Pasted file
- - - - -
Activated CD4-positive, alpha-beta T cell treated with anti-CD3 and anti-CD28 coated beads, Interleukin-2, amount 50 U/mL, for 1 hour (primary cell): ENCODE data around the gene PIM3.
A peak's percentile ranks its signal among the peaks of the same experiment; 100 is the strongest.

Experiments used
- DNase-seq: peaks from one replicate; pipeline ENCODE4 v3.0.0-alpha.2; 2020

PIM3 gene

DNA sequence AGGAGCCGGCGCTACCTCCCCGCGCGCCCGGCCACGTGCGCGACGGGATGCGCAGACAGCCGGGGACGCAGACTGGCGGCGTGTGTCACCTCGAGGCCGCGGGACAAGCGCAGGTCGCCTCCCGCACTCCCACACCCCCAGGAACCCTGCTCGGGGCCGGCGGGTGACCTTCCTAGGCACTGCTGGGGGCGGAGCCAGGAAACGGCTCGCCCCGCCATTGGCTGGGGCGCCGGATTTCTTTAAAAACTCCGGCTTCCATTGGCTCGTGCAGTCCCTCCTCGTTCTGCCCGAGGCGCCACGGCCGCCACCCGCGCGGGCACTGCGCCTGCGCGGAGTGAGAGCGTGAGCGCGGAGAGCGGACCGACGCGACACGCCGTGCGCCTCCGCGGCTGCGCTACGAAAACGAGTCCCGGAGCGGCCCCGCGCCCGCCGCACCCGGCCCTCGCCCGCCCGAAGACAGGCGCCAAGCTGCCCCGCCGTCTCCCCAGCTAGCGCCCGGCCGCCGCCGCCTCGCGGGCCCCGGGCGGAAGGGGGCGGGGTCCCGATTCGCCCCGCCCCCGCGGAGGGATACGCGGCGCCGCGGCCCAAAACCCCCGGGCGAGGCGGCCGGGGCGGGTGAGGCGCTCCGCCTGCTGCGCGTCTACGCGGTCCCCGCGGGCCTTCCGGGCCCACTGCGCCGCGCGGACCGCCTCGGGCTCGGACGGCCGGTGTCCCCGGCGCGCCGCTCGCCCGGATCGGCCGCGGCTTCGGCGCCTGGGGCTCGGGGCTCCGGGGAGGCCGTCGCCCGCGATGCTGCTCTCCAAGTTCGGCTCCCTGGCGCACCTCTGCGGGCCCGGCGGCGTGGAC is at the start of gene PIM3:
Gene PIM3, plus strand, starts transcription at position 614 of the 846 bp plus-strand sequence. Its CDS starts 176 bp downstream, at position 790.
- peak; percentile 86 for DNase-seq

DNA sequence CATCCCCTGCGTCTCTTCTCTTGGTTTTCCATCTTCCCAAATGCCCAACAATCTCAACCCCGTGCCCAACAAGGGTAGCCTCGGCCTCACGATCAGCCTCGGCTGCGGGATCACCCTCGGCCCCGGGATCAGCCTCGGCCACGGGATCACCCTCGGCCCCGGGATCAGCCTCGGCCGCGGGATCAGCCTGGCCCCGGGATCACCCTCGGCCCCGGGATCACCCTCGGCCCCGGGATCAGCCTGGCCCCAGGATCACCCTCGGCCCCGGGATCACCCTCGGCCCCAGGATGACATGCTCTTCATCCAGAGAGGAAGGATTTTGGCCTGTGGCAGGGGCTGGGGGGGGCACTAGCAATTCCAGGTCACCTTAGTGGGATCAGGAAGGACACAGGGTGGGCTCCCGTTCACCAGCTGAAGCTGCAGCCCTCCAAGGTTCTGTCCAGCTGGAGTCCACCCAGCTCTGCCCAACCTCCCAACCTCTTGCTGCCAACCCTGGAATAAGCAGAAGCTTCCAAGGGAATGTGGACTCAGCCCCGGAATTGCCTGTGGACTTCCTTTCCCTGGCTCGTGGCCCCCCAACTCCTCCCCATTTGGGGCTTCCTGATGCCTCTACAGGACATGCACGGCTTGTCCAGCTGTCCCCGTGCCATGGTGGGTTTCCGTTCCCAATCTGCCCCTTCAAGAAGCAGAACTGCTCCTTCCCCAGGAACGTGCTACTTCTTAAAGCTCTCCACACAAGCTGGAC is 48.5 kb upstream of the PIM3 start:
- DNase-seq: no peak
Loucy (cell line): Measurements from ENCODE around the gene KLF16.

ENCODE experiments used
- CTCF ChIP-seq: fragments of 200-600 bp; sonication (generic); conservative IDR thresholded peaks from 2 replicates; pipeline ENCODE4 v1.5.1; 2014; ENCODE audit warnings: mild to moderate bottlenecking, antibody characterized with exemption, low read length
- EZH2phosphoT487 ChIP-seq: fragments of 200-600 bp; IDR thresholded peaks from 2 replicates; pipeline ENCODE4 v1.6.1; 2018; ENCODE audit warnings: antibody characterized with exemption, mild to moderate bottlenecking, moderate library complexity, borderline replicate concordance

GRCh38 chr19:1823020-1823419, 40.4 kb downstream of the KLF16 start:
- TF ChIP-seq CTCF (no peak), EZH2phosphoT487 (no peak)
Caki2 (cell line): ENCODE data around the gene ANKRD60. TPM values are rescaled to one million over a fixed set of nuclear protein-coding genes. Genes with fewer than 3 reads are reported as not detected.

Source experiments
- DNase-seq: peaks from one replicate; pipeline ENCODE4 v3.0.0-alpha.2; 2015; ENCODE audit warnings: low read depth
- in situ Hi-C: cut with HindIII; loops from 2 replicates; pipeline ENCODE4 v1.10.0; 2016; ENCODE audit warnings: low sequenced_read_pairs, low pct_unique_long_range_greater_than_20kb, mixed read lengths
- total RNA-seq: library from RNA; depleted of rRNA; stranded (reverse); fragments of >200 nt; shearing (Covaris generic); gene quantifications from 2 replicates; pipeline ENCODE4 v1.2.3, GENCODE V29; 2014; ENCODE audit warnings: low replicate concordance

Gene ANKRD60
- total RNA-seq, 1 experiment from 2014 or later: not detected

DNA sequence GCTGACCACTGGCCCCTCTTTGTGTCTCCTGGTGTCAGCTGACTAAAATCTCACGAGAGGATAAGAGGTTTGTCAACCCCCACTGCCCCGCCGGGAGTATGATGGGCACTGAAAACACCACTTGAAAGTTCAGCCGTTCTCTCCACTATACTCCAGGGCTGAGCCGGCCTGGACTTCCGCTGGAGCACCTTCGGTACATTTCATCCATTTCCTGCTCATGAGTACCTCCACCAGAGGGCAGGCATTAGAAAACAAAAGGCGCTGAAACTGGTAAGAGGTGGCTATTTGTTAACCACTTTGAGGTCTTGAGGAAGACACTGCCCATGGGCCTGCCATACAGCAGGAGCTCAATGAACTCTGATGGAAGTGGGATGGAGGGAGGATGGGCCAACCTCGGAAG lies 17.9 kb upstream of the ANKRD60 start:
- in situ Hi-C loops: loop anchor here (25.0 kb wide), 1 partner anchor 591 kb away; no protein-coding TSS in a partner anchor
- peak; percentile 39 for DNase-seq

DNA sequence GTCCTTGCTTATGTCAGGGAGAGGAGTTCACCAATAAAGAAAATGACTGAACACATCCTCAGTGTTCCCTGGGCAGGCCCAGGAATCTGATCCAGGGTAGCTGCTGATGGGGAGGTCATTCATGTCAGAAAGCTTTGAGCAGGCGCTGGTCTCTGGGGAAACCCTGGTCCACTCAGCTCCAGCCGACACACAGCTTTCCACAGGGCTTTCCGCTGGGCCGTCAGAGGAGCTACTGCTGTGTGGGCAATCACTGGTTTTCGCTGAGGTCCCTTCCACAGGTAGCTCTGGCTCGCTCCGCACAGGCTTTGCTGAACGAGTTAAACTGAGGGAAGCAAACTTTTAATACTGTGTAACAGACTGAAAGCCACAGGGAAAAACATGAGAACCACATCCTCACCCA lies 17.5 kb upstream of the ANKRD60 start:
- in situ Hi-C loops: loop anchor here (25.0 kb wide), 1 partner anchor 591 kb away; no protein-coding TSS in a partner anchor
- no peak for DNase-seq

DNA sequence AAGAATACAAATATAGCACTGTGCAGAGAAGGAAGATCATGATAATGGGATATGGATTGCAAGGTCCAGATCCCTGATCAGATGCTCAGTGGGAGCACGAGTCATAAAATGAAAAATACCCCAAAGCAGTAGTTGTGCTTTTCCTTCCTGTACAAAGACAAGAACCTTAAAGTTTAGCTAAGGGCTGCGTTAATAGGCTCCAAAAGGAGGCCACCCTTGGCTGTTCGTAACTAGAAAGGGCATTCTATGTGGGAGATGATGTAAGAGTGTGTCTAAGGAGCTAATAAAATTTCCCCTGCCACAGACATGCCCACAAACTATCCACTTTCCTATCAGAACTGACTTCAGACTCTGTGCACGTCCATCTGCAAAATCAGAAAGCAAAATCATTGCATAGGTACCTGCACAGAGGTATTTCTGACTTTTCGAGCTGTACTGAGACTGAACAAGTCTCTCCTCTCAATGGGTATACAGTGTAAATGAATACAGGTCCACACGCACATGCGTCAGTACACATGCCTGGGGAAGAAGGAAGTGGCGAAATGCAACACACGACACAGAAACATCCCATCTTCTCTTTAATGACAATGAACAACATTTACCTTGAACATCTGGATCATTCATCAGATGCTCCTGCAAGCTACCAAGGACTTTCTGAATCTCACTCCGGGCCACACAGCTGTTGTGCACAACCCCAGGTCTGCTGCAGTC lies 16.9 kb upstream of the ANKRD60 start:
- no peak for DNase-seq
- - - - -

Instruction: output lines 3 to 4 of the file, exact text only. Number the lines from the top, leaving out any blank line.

Experiments used
- DNase-seq: peaks from one replicate; pipeline ENCODE4 v3.0.0-alpha.2; 2020